Image credit: Public Domain image NH 96566-KN The First “Computer Bug”

DRYer than thou

At work we have a project (launching Monday, w00t!) that has a lot of cool things happening on the browser side. You know kids these days, what with their jQueries and Web 2.0s, they need whiz bang special effects in their websites. In my day, we only had one type of input field in our forms, and we liked it! Don’t know how lucky they are… but I digress.

One problem we ran into was that we needed to do the same calculation on the server side and the client side. Let’s say for the sake of example that we need to calculate Michigan’s 6% sales tax or California’s 7.25% sales tax. The real calculation was only slightly more complex. One thing to note is that the calculation would need to be very responsive because it would be running a lot and affecting user input, so speed is a concern.

I came up with two options. The first is to write the same calculation in PHP for the server side and JavaScript for the client side. I didn’t love this because it isn’t DRY. If we had two calculations in two different files then when someone was updating the code they would likely miss the other one.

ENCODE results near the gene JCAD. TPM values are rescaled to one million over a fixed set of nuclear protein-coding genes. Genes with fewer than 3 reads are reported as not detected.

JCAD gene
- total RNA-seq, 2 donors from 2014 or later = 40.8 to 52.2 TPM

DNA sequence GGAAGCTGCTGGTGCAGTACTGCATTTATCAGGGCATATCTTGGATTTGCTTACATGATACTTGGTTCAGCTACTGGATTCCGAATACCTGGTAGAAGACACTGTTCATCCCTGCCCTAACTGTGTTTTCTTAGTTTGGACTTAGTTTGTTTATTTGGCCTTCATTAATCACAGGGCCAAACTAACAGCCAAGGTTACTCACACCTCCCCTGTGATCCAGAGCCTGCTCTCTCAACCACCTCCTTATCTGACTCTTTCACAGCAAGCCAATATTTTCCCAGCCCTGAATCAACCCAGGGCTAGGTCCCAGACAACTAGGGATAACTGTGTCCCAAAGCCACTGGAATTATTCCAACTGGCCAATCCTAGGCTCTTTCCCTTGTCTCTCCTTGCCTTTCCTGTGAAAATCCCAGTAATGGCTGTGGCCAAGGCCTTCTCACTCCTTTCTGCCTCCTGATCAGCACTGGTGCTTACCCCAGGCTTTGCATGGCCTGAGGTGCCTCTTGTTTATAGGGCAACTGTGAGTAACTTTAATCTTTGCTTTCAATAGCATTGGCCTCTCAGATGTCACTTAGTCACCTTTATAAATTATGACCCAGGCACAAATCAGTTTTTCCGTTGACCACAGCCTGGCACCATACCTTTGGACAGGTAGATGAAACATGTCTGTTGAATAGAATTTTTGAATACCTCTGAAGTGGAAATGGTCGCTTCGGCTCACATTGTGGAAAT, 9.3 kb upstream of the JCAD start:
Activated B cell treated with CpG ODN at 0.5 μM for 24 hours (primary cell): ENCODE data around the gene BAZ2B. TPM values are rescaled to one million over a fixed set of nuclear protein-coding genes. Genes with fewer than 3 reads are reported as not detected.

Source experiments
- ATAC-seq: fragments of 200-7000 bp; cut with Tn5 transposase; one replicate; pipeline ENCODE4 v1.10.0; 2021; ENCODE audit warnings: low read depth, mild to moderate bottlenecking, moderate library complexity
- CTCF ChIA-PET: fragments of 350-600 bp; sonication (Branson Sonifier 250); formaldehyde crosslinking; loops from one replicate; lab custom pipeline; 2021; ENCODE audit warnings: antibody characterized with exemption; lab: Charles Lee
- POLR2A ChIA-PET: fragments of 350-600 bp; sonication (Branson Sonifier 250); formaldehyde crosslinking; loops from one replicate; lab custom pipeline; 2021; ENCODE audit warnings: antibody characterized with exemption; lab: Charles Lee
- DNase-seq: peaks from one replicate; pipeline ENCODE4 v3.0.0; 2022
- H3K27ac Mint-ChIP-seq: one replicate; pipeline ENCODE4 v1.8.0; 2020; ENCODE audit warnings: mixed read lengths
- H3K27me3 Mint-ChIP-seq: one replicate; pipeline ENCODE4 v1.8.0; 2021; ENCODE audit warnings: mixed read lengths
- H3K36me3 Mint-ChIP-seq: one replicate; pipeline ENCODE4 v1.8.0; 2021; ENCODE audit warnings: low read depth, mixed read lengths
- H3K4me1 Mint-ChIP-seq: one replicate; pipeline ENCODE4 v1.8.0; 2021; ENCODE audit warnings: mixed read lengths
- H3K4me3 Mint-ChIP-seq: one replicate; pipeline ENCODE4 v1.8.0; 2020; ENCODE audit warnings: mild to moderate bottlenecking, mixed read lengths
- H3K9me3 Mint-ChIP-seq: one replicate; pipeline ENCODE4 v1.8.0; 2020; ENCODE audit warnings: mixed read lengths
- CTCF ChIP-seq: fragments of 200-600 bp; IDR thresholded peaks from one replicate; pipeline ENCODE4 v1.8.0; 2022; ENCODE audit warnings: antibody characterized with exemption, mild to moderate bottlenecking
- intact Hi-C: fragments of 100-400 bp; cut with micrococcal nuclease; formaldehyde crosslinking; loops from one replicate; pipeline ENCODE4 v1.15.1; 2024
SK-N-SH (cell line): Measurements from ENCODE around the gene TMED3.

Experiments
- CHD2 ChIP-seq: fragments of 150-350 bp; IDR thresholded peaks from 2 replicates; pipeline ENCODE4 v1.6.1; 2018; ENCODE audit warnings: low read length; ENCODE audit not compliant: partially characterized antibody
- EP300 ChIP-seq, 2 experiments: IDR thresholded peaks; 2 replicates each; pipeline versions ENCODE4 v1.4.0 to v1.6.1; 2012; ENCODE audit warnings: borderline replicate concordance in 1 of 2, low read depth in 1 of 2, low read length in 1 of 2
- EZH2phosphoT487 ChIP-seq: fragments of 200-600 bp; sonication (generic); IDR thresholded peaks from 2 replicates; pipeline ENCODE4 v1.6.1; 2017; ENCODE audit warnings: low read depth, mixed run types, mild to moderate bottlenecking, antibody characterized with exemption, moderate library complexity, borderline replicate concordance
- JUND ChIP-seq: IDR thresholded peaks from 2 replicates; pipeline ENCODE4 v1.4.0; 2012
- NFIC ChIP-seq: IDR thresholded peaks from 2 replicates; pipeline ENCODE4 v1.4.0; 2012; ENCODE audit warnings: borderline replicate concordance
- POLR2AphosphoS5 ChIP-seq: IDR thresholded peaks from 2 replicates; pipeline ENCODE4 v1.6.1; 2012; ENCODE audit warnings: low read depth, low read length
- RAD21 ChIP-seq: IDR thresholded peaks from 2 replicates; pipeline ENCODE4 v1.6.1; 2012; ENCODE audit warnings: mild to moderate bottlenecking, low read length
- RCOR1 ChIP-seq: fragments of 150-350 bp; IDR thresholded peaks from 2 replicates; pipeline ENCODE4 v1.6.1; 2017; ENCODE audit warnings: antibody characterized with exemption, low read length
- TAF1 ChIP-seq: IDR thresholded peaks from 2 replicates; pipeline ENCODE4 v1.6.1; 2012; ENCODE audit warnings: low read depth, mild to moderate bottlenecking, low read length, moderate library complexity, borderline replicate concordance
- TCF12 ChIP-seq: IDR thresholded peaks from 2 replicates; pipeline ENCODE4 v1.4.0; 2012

The other option I came up with was to put the calculation on the server side only and use AJAX to run it on the client side. This seemed overly complex, which will sound funny when you see what we decided on. We had avoided AJAX on the site because it wasn’t really needed; adding it for this seemed like a bad value/complexity trade off. I was also worried that server lag could cause a bad user experience, as I pointed out above the calculation needed to be fast.

So I was talking it over with my coworker Matt and he made a joke and we both laughed it off. Then we thought about it, and realized there there were fewer downsides to his approach than my two, so I started coding.

Continue reading “DRYer than thou”

PHP on Rails

The funny thing about working with Ruby on Rails is that its made me a better PHP developer.

A client wanted something developed and chose being able to support the app with their in-house PHP experience over Rails’ speed of development. I’m now using tools like DB_DataObject to emulate some of what I love about ActiveRecord. I’m making each PHP file its own controller, and using Smarty for the V in MVC. If you look at my include directory it looks suspiciously like a Rails directory.

Yes, I know about Cake, but I only have so much time to invest in learning frameworks, and I still prefer Rails.